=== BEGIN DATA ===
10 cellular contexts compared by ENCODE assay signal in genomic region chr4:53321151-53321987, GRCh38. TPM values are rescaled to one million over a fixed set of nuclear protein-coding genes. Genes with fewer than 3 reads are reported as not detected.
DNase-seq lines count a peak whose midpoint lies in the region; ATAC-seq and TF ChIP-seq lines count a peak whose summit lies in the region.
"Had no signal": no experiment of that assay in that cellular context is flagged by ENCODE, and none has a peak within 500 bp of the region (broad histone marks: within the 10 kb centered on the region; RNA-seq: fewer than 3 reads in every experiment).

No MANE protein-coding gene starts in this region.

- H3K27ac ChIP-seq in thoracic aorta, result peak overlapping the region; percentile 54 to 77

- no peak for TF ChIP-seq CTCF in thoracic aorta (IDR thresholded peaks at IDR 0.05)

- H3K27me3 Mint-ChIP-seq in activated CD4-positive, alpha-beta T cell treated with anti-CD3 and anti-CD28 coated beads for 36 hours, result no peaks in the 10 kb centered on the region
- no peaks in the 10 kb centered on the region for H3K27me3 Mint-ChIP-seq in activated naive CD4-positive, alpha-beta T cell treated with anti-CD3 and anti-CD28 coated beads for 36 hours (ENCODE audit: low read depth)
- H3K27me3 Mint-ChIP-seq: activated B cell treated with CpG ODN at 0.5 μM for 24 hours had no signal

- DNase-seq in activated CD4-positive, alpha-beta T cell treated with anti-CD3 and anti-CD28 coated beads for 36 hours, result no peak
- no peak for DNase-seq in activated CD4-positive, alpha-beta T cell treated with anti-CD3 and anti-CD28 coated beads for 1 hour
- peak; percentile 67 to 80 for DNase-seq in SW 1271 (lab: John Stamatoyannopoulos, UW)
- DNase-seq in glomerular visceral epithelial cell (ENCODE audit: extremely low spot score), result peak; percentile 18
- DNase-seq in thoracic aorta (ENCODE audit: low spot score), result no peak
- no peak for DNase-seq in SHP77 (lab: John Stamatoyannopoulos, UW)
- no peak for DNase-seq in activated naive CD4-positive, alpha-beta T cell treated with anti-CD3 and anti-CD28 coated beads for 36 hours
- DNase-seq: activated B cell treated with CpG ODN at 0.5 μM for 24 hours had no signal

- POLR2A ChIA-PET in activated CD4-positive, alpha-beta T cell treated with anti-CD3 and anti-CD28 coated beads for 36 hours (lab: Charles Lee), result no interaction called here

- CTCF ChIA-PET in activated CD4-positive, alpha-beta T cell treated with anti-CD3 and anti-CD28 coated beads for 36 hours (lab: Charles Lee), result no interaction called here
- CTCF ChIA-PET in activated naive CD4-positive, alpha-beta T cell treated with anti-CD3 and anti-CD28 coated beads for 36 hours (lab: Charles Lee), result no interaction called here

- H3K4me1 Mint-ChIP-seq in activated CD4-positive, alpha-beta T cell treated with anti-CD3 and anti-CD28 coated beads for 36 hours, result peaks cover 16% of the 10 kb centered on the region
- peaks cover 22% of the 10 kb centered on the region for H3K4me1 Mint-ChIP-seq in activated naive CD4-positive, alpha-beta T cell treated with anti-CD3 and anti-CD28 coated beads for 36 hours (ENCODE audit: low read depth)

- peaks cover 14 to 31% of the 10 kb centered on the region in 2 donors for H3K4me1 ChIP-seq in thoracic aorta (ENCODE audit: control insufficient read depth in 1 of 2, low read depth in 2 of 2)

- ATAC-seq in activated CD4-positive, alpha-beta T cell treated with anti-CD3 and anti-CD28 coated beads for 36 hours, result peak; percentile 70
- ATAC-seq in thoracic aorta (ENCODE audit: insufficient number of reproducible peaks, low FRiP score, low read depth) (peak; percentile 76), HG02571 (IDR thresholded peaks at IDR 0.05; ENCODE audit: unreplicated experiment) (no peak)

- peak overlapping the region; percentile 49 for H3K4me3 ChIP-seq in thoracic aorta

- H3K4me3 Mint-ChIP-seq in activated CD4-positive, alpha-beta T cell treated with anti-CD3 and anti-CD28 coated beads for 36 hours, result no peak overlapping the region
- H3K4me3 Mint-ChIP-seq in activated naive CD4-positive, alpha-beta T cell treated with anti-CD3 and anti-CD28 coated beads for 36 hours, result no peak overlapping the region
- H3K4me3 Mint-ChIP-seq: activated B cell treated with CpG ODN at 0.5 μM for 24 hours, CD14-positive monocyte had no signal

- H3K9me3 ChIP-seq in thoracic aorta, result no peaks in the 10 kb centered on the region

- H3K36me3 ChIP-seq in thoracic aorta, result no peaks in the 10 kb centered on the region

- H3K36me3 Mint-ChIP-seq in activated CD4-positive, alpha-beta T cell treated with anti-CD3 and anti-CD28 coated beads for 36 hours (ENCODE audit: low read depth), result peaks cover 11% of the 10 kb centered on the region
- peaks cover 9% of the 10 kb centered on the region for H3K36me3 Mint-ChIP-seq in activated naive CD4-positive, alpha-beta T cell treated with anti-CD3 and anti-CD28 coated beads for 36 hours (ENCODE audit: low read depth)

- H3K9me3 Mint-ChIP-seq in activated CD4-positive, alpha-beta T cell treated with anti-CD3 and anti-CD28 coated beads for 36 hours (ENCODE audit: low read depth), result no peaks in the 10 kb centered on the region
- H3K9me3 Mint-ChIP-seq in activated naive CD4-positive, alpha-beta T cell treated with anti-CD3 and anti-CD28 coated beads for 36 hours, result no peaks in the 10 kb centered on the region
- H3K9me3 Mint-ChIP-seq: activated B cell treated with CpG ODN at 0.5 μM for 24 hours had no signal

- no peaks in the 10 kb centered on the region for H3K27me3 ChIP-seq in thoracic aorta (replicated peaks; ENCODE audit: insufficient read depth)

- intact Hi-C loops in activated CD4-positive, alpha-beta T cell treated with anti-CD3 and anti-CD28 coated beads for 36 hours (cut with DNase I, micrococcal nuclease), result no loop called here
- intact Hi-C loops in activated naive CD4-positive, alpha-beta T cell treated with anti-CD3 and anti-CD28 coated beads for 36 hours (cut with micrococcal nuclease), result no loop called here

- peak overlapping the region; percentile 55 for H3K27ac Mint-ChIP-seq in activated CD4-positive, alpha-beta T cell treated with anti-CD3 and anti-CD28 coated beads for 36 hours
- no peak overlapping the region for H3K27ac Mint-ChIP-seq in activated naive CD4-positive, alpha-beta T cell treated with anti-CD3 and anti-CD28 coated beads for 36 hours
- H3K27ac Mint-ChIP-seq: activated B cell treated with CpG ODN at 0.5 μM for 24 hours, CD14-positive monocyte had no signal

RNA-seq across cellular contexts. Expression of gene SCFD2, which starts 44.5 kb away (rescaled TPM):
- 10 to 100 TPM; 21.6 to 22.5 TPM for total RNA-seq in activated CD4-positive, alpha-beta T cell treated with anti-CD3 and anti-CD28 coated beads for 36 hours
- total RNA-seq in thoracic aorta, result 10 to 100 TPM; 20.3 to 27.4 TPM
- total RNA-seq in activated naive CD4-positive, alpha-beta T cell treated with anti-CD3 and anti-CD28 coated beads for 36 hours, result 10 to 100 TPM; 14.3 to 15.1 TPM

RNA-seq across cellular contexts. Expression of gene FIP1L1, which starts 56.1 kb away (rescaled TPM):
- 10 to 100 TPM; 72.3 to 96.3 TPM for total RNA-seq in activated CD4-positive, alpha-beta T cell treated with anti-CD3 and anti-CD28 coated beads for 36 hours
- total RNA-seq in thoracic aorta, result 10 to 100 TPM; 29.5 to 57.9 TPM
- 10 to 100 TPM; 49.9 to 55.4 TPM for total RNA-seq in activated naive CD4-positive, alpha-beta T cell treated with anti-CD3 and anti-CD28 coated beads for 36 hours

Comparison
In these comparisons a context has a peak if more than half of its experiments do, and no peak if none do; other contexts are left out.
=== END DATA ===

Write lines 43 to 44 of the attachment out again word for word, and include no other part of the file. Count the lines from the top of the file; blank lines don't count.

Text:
RNA-seq across cellular contexts. Expression of gene SCFD2, which starts 44.5 kb away (rescaled TPM):
- 10 to 100 TPM; 21.6 to 22.5 TPM for total RNA-seq in activated CD4-positive, alpha-beta T cell treated with anti-CD3 and anti-CD28 coated beads for 36 hours